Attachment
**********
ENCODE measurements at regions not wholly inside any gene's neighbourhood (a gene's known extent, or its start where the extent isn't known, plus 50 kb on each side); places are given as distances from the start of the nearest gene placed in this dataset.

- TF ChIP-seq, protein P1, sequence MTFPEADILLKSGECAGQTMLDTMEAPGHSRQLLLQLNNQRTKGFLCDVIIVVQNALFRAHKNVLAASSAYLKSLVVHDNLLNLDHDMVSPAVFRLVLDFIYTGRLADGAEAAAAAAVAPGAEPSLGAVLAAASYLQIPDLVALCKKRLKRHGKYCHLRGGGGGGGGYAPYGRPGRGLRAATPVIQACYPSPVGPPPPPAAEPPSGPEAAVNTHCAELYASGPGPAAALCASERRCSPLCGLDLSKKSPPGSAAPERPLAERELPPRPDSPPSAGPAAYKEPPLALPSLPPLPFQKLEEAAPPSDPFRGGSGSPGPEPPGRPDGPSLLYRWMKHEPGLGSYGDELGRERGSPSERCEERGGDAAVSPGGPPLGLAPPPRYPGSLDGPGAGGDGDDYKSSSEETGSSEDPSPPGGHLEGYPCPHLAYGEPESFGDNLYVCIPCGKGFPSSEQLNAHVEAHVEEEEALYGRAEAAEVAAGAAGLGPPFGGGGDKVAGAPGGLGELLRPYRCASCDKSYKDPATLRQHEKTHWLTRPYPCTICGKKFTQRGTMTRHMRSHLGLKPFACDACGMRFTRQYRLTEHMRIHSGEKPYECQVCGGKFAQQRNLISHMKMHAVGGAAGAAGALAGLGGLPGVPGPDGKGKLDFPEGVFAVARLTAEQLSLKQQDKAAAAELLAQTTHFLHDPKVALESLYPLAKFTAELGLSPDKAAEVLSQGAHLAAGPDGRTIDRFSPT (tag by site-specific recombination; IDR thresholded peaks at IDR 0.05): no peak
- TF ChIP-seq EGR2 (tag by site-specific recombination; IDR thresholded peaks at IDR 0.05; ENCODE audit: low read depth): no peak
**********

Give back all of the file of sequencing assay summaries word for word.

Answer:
ENCODE measurements at regions not wholly inside any gene's neighbourhood (a gene's known extent, or its start where the extent isn't known, plus 50 kb on each side); places are given as distances from the start of the nearest gene placed in this dataset.

- TF ChIP-seq, protein P1, sequence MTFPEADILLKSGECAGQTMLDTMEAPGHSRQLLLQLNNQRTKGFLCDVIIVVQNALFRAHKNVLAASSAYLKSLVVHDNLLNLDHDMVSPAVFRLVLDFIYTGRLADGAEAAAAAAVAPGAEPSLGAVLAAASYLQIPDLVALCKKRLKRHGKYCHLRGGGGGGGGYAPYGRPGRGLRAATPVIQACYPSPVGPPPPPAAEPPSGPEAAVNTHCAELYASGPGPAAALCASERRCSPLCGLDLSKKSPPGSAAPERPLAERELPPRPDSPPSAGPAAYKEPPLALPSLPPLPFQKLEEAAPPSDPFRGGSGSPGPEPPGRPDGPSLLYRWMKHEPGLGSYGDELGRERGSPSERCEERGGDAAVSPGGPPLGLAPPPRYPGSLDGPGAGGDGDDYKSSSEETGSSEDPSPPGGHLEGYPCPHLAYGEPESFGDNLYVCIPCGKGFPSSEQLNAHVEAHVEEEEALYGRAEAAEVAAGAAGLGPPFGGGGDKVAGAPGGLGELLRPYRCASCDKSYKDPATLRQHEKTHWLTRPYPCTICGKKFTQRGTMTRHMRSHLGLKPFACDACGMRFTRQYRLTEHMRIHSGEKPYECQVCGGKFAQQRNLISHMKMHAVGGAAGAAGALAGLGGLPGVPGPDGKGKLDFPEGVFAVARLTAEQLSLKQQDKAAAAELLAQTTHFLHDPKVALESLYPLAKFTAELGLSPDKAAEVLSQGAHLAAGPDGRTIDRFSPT (tag by site-specific recombination; IDR thresholded peaks at IDR 0.05): no peak
- TF ChIP-seq EGR2 (tag by site-specific recombination; IDR thresholded peaks at IDR 0.05; ENCODE audit: low read depth): no peak